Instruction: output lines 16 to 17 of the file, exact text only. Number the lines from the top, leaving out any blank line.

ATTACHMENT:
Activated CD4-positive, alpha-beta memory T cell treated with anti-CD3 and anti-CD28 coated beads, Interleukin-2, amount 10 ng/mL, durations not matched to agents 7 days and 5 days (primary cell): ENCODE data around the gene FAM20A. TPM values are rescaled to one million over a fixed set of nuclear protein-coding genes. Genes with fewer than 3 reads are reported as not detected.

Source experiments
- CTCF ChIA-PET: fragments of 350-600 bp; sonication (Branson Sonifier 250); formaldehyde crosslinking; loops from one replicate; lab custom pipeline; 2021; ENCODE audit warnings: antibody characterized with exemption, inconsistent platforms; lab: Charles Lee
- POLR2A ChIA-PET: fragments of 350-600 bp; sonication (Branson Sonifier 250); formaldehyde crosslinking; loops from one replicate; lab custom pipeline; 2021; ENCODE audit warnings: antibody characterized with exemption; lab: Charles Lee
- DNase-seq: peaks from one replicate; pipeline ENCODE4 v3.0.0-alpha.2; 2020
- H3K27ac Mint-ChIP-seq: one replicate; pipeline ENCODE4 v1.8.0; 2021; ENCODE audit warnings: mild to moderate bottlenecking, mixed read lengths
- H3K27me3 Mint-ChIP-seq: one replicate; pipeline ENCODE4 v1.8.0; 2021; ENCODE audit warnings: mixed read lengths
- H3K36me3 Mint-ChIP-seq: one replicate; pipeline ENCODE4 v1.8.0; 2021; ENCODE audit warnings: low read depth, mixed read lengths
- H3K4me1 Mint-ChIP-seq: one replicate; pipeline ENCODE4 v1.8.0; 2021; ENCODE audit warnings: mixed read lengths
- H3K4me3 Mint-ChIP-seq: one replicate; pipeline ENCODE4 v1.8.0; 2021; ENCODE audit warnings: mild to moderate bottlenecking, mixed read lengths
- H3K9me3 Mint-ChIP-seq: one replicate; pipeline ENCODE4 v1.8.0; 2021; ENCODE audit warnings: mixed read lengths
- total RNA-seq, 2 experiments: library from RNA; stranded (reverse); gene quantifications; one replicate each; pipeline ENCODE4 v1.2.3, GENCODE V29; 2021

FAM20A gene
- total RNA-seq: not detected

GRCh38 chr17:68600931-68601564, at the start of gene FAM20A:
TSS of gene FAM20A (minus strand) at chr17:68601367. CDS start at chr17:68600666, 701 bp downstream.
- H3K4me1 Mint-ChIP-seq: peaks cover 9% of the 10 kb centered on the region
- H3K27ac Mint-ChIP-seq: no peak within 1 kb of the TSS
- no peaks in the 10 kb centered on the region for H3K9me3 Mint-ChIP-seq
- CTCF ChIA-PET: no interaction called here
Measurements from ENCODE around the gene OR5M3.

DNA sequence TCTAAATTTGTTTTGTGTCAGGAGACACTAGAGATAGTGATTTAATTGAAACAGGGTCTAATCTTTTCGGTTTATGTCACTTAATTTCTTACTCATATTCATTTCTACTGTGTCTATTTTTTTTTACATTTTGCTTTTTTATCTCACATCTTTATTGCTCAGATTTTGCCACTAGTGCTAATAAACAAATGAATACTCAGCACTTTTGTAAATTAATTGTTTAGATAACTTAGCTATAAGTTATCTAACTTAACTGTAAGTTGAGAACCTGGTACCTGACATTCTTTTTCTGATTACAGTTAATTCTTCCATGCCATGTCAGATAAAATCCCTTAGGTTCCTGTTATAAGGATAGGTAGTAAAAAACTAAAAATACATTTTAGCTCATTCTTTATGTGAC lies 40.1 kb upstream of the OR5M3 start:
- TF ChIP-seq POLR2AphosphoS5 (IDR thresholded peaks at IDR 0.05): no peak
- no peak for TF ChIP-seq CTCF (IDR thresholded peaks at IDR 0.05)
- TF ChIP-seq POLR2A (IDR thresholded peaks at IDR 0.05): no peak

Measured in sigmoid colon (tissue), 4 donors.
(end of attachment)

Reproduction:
TSS of gene FAM20A (minus strand) at chr17:68601367. CDS start at chr17:68600666, 701 bp downstream.
- H3K4me1 Mint-ChIP-seq: peaks cover 9% of the 10 kb centered on the region